Aging boomers keep kitchen and bath remodels booming
Wednesday, July 08, 2015
Realtors are waiting on millennials to revive home sales. But when it comes to custom home building and remodeling, aging is where the action is.
Whether they are looking to stay in place in their current homes — homes that were not designed to accommodate the changes that come with aging — or build the home of their dreams, baby boomers are investing in upgrades and modifications that will make their homes more accessible and supportive in the years ahead.
And making kitchens and bathrooms age-friendly is at the top of their list.
According to the new 2015 State of the Nation's Housing report from the Joint Center for Housing Studies at Harvard University, homeownership rates have dropped nationwide, but homeownership rates among the population 50 and older have held steady. At some point in the future, however, these individuals may no longer be able to remain in their homes.
"By 2025, the large and growing population of seniors is likely to drive up demand for alternative housing arrangements that offer a combination of affordability, accessibility and supportive services," states the report. For now, they intend to remain in place, and they want their homes to be safe and comfortable.
The most recent Home Design Trends Survey from the American Institute of Architects, for the first quarter of 2015, shows a significant jump in aging-in-place-friendly accessible additions.
"An increase in home square footage with the rising popularity of accessible design concepts points to a population that is preparing to age-in-place, or, perhaps, is anticipating responsibility for caretaking of older relatives in the future," notes AIA chief economist Kermit Baker.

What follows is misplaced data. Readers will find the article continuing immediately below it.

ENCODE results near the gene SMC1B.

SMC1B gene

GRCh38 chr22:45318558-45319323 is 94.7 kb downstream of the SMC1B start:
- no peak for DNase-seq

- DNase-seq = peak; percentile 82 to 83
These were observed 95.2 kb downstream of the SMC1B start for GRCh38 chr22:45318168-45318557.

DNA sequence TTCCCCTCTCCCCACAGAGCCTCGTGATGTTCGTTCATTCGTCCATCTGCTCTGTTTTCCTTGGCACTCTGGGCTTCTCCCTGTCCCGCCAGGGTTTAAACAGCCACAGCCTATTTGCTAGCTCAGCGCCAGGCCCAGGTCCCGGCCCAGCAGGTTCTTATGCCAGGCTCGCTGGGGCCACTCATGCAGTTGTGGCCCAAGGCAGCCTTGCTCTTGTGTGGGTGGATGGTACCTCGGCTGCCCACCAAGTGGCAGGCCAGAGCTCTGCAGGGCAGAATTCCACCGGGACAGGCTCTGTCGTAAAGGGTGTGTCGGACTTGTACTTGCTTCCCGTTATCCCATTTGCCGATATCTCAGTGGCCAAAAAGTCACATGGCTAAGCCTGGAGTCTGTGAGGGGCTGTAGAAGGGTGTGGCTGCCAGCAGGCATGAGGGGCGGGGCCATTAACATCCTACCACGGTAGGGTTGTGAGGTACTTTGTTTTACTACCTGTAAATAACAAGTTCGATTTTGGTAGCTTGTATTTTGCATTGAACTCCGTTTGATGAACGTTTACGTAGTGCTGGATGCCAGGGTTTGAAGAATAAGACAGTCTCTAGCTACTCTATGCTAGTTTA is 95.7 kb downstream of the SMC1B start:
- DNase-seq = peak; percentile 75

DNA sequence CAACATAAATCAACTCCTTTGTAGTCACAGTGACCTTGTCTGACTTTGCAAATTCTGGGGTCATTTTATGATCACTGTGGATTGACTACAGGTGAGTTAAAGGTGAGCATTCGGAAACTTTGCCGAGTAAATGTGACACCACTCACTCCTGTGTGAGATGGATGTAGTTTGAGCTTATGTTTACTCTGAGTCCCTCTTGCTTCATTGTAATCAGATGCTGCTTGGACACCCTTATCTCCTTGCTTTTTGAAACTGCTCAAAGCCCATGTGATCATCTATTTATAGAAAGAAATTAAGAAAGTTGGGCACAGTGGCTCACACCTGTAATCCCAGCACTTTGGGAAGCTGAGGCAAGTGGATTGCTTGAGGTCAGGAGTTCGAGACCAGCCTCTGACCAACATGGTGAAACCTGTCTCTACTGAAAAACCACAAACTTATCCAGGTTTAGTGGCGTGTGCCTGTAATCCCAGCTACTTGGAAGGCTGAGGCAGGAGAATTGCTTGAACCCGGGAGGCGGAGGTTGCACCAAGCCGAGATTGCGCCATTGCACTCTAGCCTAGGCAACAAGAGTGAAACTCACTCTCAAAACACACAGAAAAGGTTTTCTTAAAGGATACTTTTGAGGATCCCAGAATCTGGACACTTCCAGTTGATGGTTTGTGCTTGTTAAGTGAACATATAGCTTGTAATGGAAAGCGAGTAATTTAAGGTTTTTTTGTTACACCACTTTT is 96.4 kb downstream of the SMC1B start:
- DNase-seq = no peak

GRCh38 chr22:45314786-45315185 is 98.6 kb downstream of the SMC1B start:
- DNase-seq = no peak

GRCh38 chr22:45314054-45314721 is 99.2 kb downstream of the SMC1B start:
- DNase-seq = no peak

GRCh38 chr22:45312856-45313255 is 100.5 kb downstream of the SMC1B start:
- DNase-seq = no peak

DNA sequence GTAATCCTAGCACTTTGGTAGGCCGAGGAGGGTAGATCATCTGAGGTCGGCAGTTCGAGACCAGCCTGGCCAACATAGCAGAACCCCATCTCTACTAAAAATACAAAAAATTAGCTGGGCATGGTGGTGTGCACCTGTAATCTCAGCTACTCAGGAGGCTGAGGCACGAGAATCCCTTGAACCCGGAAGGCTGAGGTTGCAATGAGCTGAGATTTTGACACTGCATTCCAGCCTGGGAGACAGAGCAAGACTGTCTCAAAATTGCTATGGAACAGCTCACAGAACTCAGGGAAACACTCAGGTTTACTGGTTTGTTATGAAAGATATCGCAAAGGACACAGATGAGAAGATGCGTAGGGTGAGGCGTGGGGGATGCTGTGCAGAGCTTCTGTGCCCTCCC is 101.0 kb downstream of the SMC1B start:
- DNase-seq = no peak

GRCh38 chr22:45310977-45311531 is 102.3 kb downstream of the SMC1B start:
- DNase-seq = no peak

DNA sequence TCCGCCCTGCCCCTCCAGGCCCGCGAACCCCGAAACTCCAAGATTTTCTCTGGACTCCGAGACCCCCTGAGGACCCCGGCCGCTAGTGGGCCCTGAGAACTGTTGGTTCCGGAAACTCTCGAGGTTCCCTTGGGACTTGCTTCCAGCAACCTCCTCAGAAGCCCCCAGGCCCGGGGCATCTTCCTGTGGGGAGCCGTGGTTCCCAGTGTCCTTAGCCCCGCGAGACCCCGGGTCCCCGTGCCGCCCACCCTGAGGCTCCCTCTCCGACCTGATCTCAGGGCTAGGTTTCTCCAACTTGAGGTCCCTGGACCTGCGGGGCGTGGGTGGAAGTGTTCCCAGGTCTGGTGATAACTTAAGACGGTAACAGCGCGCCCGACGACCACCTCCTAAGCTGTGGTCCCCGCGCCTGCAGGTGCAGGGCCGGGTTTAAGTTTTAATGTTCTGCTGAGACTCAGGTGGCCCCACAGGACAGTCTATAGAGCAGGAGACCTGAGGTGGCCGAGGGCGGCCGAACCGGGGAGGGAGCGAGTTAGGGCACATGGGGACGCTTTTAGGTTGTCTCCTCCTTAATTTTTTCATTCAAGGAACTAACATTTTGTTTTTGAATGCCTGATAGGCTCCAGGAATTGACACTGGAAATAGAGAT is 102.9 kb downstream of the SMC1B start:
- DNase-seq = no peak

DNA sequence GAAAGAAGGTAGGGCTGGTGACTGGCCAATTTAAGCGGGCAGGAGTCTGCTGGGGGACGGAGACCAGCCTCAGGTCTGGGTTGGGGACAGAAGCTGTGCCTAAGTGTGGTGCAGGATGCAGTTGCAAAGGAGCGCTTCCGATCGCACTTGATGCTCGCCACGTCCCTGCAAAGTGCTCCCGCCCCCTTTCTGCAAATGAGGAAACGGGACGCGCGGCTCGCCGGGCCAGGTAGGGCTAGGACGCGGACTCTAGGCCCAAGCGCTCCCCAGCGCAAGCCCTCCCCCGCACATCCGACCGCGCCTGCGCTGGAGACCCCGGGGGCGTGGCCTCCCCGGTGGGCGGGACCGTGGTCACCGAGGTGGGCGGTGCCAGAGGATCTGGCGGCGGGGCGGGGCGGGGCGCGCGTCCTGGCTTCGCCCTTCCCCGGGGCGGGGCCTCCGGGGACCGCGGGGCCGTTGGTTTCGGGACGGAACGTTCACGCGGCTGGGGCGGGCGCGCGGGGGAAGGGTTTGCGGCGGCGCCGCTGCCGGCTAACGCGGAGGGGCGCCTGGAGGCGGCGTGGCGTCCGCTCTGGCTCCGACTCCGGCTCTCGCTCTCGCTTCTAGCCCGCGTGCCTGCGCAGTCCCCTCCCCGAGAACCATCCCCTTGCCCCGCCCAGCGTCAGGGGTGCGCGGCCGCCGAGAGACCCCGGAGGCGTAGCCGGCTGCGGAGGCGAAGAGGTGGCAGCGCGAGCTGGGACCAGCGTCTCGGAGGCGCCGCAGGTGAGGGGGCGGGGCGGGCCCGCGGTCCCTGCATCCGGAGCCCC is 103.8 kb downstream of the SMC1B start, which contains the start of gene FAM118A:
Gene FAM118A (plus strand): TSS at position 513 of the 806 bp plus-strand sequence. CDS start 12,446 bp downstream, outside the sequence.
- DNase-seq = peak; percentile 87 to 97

Compared to the first quarter of last year, this year's survey finds a 5 percent increase in activity for in-home accessibility design, and an 11 percent rise in requests for open space layouts, as well as a 4 percent increase in more accessible in/out entryways.
This year's Houzz and Home Report, released last month, reveals similar trends. More than half the homeowners age 60 and older who participated in Houzz's online survey said they plan to stay in their current home indefinitely, and more than half of those plan to renovate in the near future.
Last year, 1 in 5 remodeled a kitchen, and 60 percent of those made upgrades with aging in mind. Another 1 in 4 remodeled a bathroom, and 69 percent of those made upgrades with aging in mind. Improving accessibility, ease of operation, safety and storage were the most frequently requested upgrades.
There's more good news for kitchen and bath designers and remodelers. Boomers spent more than any other age group on remodels, additions and upgrades — twice the amount spent by millennials. They also are more likely to seek the advice and services of building professionals, including contractors, kitchen and bath remodelers, and kitchen and bath designers. And they are most likely to pay in cash.
One word of caution. The Houzz study also found that half of homeowners upgrading their kitchens took six months or more from the initial stage of gathering ideas to the start of construction, and nearly half took six months or more when upgrading a bathroom. Moreover, they found, "As homeowners get older, the length of the planning cycle increases for all types of interior upgrades."
Patience and persistence are required when working with this clientele, but they will pay off in the end.
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